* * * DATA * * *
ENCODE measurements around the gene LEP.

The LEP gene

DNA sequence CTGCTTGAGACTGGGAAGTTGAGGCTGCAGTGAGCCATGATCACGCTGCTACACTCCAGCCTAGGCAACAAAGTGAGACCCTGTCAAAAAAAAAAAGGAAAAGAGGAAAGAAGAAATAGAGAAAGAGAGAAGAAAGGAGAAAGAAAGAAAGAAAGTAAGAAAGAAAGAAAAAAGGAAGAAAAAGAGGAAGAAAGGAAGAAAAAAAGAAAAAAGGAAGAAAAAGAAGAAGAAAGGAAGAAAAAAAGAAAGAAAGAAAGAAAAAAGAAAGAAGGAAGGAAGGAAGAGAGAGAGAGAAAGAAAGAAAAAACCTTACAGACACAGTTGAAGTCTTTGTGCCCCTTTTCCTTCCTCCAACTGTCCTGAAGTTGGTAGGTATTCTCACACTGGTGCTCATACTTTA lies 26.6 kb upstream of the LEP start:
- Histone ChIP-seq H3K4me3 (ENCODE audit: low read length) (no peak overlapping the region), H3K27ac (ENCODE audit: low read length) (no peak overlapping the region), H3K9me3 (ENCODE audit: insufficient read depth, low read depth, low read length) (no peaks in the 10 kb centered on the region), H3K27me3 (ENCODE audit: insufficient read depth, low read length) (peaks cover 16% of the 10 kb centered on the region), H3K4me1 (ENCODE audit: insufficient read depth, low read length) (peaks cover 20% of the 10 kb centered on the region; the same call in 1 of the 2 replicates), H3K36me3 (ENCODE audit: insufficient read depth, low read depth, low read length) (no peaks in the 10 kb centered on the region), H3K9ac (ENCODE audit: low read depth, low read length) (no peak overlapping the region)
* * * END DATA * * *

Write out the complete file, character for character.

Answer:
ENCODE measurements around the gene LEP.

The LEP gene

DNA sequence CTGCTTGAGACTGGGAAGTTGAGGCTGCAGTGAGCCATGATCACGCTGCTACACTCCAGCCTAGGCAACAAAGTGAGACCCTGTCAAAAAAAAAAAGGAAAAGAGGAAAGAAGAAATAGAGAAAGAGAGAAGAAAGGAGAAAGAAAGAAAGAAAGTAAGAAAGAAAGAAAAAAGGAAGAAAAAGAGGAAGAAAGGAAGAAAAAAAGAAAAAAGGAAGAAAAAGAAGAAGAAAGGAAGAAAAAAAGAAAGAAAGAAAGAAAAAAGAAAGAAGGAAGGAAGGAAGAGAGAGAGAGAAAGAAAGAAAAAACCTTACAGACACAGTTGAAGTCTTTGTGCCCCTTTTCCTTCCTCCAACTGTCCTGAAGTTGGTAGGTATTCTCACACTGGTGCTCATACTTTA lies 26.6 kb upstream of the LEP start:
- Histone ChIP-seq H3K4me3 (ENCODE audit: low read length) (no peak overlapping the region), H3K27ac (ENCODE audit: low read length) (no peak overlapping the region), H3K9me3 (ENCODE audit: insufficient read depth, low read depth, low read length) (no peaks in the 10 kb centered on the region), H3K27me3 (ENCODE audit: insufficient read depth, low read length) (peaks cover 16% of the 10 kb centered on the region), H3K4me1 (ENCODE audit: insufficient read depth, low read length) (peaks cover 20% of the 10 kb centered on the region; the same call in 1 of the 2 replicates), H3K36me3 (ENCODE audit: insufficient read depth, low read depth, low read length) (no peaks in the 10 kb centered on the region), H3K9ac (ENCODE audit: low read depth, low read length) (no peak overlapping the region)